the aborigines of ancient Jericho. ’i
Tuesday —The Association'tried a series of jex
periments with the ordinary knife and fork, wMch
were followed by some singularly interesting! re*
miw oa jiu«u ur i«.»i«.uaicuWlM
tained in the human body under the
wine, beer and spirits. I
Wednesday —The Association revisited the
natic Asylum, an invitation having been sent jto
members to make themselves quite at home theta
Thursday —Professor Wibblewabble, who was jo
have read a paper on the cylindrical action of tliu.
common isosceles triangle in connexion with tile
rhomboid drum, did not attend the meeting; lta
however, sent u substitute 1 , wliu hud I'orguUon wink
he had come üboiit, 1
Among the papers yet to be read at the Nociety,
one will he devoted to an I'Usny on the Ruins of
Blarney,'including a plan lor its Restoration, l|
Blarney is to he Restored at Cork, the best way of
effboting tU&ufctiuet is to allow the British Asocial
tion to be permanently located there, j
Thore is also u cave in the neighborhood, so deep
that no une has found the end. We trust the As
sociation vyill explore this cave, and need hardly
say we shall be glad to hear of the whole Associa
tion at the bottom of it. —London Punch. '<
Tom Didden, the author and celebrated punster
had a horse which he culled ‘Graphy” and gave
his reason for christening him as follows: "When
I made up my mind to buy a horse. I said I’ll
graphy; when I mounted him, I was on top -o gra-j
phy; when I want him to canter, I say gc o graphy £
when I wish him to stand still and he won't, I sayj
but yon auto graphy; and therefore I think "Gra-j
phy” is a very proper name.” |
How often do we sigh for opportunities of doing
good, whilst we neglect the openings of Providenct
in little things which would frequently lead to th(
accomplishment of most important usefulness! Dr
Johnson used to say—" He who waits to do agrea
deal of good at once will hever do any.” Good i:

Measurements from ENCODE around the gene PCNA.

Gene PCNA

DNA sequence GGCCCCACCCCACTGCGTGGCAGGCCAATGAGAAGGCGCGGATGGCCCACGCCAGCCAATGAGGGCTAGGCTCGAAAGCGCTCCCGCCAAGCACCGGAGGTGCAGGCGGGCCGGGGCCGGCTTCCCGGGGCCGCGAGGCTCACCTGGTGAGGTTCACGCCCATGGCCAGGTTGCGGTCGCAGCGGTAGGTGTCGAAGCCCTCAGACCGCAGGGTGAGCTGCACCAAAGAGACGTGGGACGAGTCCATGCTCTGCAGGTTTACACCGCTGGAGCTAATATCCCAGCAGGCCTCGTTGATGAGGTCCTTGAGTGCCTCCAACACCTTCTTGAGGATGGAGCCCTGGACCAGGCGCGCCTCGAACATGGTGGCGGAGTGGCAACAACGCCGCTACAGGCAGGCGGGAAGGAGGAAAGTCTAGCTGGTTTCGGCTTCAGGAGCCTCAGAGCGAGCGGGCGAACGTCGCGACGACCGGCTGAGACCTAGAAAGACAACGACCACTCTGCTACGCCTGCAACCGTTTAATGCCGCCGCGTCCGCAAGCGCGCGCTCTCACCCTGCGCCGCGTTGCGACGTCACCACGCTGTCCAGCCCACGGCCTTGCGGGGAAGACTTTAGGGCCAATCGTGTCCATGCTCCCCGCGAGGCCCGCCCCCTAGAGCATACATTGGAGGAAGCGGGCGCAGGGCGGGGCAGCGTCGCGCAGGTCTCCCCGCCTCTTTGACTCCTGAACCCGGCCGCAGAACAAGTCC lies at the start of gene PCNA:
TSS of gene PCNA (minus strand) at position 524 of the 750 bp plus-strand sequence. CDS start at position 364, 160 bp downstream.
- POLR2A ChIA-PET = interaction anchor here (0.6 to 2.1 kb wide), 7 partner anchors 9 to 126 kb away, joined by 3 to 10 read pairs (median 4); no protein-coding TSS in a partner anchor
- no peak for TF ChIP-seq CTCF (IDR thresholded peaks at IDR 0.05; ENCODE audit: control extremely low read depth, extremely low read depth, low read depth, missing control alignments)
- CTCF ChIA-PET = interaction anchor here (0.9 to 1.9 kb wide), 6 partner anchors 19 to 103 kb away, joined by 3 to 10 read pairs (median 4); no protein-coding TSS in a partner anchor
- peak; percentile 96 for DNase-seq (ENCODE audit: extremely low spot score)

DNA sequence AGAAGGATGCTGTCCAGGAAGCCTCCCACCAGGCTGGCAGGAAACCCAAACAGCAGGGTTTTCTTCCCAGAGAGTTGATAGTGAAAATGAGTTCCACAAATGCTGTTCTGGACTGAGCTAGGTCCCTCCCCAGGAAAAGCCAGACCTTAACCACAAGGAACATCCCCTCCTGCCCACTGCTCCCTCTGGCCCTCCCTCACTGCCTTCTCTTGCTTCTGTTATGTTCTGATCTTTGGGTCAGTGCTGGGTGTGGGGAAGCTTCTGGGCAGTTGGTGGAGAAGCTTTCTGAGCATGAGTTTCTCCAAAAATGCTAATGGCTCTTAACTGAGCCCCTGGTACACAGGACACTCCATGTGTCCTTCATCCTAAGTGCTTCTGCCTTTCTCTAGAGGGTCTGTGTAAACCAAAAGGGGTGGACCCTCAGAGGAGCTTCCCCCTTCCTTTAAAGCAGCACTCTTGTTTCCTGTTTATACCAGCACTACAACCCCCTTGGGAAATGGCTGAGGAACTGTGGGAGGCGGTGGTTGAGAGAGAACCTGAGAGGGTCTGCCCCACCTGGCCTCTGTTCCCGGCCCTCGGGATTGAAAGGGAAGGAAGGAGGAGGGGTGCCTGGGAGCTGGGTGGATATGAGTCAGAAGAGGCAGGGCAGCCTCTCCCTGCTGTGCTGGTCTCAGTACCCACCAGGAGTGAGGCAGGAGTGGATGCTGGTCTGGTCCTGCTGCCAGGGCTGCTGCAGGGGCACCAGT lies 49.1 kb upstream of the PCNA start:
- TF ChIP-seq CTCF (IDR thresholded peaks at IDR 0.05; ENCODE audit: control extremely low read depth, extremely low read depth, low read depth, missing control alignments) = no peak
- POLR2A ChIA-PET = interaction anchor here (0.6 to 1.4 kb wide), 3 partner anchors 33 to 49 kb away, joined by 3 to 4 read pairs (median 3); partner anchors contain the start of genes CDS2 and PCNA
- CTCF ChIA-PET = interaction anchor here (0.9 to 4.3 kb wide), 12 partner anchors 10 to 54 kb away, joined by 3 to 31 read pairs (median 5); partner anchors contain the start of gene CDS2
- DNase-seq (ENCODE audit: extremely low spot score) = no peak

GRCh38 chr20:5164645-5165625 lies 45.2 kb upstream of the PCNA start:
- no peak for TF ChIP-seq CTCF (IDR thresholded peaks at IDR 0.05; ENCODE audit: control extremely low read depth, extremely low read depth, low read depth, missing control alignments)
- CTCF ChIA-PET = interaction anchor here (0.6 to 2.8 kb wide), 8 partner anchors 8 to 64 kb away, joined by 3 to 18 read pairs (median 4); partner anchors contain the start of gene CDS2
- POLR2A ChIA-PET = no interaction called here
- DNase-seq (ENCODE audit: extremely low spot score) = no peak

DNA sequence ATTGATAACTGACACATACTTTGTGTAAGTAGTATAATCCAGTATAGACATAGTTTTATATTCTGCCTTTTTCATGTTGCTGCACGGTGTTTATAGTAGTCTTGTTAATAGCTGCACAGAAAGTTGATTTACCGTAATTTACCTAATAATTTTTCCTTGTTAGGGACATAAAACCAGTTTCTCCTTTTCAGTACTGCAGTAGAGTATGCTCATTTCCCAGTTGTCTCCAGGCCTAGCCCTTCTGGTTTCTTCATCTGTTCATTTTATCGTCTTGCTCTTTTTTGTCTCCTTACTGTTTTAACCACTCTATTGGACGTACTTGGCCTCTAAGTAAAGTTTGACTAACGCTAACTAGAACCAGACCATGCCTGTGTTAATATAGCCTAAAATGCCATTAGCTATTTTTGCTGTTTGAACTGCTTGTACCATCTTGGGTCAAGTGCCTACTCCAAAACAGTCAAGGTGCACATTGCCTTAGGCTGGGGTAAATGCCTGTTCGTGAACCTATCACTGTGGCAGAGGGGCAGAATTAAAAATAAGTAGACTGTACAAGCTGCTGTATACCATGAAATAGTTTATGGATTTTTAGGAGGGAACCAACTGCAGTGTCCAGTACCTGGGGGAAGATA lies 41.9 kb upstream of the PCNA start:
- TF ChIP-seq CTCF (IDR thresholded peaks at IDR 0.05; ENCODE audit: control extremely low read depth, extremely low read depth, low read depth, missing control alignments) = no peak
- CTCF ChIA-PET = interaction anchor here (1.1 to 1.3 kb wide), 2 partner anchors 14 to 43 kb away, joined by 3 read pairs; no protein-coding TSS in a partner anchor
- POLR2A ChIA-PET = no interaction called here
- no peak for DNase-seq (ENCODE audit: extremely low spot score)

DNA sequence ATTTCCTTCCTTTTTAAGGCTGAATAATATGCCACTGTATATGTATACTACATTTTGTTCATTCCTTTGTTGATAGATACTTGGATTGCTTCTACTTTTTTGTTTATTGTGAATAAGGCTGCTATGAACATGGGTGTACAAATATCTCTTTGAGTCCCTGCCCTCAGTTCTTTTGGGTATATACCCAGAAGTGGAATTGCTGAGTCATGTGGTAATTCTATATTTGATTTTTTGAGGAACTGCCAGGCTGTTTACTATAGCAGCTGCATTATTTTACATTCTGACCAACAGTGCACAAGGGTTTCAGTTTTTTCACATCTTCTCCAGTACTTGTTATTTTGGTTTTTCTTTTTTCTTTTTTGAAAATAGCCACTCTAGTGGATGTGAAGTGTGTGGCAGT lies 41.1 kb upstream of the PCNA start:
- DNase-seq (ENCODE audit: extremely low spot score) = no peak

done by degrees. However \ small in proportioi:
the benefit which follows individual attcinpts to d<i
good, a great deal may thus accomplished b)j
perseverance, even in the midst of discouragements
and disappointments. I '
Get your carrots forward, and try Rowland s'
Maccassar il the crop looks unpromising. Planf
your potatoes with salt, which gives them a relisH,
and dress with bits'of woolen cloth or shreds of ol(l
coats which will improve the potatoes jacket.
Now sow your P's: keep your U’s warm; hive
your B's : shoot your J's; feed your N's: look afte •
your potatos' I's and then take your K’s.— Punch”?
Power of Faith.
Wherever we are, and however it is with us, faith
sees that God is always- the same, and is aU-sutf£
cient. Faith does not look at the difficulties in ouj
way, but listens to the voice of the promises, and
rests on the faithfulness of Him that hath promised
God will hear no voice but that of faith ; and when
faith speaks, God always hears. "Ask what you
will, and it shall be given you.” Faith honors God
with confidence, and he crowns faith with suedessi
Redeeming the Time.
“ As in a letter,” says Mr. Jay, “if the paper is;
small, and we have much to write, we write closer, r
so let us learn to economise and improve the re-,
maining moments of life.” “ Work while it is day:
the night cometh, and no man can work.” . •
“I mast be very industrious, for this is the only
candle I have, and it is almost gone,” said a littlej
girl to herself, as she Bat swiftly plying her needle,',
by the light of a candle that was burned down al
most to the socket. . !.
ICTAman lately died in Ireland, of whom the
Dublin Packet remarks, “he was a highly respectable
gentleman, of good fortune, but by no means re*
markable for his observance of /me or good month, 1 ?